What’s your favorite part of the Constitution?
Is it that portion allowing Congress to magically grant the president the power to create “National Parks” and “National Monuments” with a wave of his own ink-filled magic wand?
Sure, those “powers” don’t appear in the supposed rulebook. But they’re so much fun, and execs at the clothing company Patagonia agree. In fact, they are very upset at Trump for reducing the area of land over which the feds execute unconstitutional dictatorial control.
As I reported for MRCTV in December, President Trump recently revised two massive, Executive Order land grabs in Utah made by President Obama and by President Clinton that had banned the use of the land for anything except recreation. Trump cut Obama's “Bears Ears National Monument” land theft by more than half, and Clinton's “Grand Staircase-Escalante” by about 50 percent.
And this has the corporate titans at Patagonia up in their puffy-jacketed arms.
As Tate Watkins reports for Reason:
‘The President Stole Your Land.’ That was the message, in stark white letters against a black background, that replaced the usual bright-colored images of puffy jackets and backpacks on the outdoor retailer Patagonia's website last month. ‘In an illegal move,’ the text continued, ‘the president just reduced the size of Bears Ears and Grand Staircase-Escalante National Monuments. This is the largest elimination of protected land in American history.’
No, Patagonia. He did just the opposite.
As I noted in my previous piece, the 1906 Antiquities Act, which is cited by president after president to create these poorly managed “parks” and “monuments” and put them under Bureau of Land Management control, is not only not sanctioned by the Constitution, the Constitution clearly stipulates that there are only three areas of land the feds can control.
They can control Washington D.C., which they’ve done terribly. They can control federal military garrisons, and they can control federal territories. As those territories become states, the Constitution explains that the territories enter with all the so-called “rights and privileges” of all states. And since no state had to cede land to the feds, all new states do not have to cede land to the feds.
But the enviro-cultists at Patagonia (who evidently have not seen how poorly the BLM manages land, or have seen it and don’t care about the brushfires and deforestation, the loss of topsoil and the lack of animal husbandry) seem to think that turning the land back over to the states, and therefore to the people who actually live near the parks, will result in that land being turned into parking lots and high-rises, and will ultimately harm their bottom line as a business that caters to campers.
Here is more from Watkins’ great report:
The outdoor recreation industry certainly thinks its success hinges on public lands. A 2017 report by the Outdoor Industry Association called public lands and waterways ‘the backbone of our outdoor recreation economy.’ Patagonia CEO Rose Marcario used similar language when attacking Utah's elected officials for ‘their blatant disregard for Bears Ears National Monument and other public lands, the backbone of our business.’ Patagonia founder Yvon Chouinard has complained that Utah politicians ‘don't seem to get that the outdoor industry—and their own state economy—depend on access to public lands for recreation.’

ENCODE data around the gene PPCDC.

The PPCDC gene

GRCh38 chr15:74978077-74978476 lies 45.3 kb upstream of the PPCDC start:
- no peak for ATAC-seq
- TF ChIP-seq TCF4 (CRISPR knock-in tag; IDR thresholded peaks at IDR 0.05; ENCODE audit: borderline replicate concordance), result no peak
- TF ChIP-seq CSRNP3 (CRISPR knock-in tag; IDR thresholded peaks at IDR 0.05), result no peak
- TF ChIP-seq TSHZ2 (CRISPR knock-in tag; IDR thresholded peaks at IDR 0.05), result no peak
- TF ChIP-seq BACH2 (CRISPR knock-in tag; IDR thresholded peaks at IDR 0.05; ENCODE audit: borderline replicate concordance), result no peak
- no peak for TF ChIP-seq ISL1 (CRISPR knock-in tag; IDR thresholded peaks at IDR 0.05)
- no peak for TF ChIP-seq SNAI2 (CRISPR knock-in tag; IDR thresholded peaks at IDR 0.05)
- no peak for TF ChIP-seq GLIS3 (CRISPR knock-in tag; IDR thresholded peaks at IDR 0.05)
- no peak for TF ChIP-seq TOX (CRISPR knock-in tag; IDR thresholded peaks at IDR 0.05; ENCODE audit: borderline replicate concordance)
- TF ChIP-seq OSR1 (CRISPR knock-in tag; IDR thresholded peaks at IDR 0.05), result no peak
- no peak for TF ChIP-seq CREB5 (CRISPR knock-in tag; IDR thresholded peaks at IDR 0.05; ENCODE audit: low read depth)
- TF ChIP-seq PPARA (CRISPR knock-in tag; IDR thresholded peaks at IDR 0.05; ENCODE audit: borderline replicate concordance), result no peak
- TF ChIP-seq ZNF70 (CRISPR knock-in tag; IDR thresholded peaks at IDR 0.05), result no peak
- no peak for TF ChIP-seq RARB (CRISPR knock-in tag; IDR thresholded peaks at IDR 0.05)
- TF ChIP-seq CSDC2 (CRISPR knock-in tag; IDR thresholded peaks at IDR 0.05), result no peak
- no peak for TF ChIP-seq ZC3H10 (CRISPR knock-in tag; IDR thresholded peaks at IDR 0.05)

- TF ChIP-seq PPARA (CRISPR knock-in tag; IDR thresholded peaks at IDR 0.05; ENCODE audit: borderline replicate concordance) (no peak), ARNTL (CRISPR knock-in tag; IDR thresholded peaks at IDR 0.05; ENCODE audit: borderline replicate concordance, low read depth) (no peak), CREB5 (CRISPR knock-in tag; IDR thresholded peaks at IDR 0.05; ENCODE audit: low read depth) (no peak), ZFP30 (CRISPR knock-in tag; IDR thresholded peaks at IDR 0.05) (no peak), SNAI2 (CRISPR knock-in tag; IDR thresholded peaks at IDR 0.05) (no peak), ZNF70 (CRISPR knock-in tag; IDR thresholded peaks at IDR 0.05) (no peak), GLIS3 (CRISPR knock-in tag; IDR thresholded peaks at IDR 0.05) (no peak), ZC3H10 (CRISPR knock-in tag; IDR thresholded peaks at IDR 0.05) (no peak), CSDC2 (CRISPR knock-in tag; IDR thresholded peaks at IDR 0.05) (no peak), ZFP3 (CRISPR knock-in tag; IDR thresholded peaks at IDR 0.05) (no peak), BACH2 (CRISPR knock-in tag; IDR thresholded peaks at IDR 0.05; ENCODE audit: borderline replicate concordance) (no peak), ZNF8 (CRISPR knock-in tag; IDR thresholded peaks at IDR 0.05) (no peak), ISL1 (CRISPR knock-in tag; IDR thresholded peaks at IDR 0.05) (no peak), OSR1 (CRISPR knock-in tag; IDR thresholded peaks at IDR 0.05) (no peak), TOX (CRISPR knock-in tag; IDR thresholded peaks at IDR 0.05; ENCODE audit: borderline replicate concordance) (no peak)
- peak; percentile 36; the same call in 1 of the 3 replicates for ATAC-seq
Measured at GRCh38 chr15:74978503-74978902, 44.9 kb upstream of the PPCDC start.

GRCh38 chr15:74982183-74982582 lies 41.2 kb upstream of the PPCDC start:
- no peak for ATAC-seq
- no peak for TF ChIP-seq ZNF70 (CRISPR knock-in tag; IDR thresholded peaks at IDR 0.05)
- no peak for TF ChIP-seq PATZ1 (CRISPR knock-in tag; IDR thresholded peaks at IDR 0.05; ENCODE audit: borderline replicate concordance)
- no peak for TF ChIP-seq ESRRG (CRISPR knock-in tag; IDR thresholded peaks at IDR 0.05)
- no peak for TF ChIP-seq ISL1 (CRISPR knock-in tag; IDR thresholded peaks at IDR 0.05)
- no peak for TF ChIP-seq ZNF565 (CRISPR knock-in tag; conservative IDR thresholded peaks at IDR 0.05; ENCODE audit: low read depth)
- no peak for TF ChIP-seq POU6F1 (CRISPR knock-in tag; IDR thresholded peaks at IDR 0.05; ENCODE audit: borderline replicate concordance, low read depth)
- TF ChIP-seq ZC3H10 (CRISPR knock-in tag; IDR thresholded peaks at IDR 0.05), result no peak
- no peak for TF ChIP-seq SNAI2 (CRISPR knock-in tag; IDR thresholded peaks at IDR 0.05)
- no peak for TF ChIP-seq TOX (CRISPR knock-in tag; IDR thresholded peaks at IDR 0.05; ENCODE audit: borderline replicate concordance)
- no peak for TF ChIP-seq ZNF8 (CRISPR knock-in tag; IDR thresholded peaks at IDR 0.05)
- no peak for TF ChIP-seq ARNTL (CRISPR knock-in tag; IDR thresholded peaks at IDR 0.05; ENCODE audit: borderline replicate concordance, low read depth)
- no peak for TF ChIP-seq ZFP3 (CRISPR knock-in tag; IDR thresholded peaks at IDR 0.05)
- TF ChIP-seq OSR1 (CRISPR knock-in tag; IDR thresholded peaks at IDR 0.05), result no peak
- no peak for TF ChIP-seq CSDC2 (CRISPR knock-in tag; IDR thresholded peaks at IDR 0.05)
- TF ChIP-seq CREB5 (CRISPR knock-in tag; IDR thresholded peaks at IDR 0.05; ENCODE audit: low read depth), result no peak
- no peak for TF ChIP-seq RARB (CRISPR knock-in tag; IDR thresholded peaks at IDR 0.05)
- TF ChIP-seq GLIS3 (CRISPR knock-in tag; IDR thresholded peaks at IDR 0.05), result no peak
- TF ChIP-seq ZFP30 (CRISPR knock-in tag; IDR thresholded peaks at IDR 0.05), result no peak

So, here are a couple questions for Patagonia, on both the economic and the ethical planes.
First: if “public lands and waterways” are the backbone of your outdoor recreation economy, how is it ethical to force U.S. taxpayers to subsidize your business via the federal IRS and land bureaucracy? What other “recreation” economies should be subsidized so that people who engage in those activities get a lower-than-normal cost for doing so, thus increasing sales? How about rock clubs? How about movies?
Second, to Patagonia Founder Yvon Choinard: if, as you say, Utah state politicians don’t seem to get that their own state economy relies on access to public lands for recreation, why doesn't Patagonia buy some land and see if you can show its value on the free market?
Simply buy some land, and manage it without forcing people to pay. Wild idea, huh? If people like hiking and biking and swimming and boating on your land, you can charge them for it, and then, they, the individual consumers, can show what they prefer!
Patagonia acknowledging that it relies on the tax-subsidized federal “monument” system is akin to its corporate heads wanting to force taxpayers to subsidize the actual costs of their jackets and hats. They might as well come out and say, “Hey, feds, take money from people who don’t want to buy our stuff, so that we can reduce the prices of our stuff and give special deals to the people who do want outerwear. That way we can beat our competition!”
It’s parasitic and sad, and runs very counter to the public-relations-massaged image of Patagonia’s clientele being rugged outdoorsmen taking on the elements.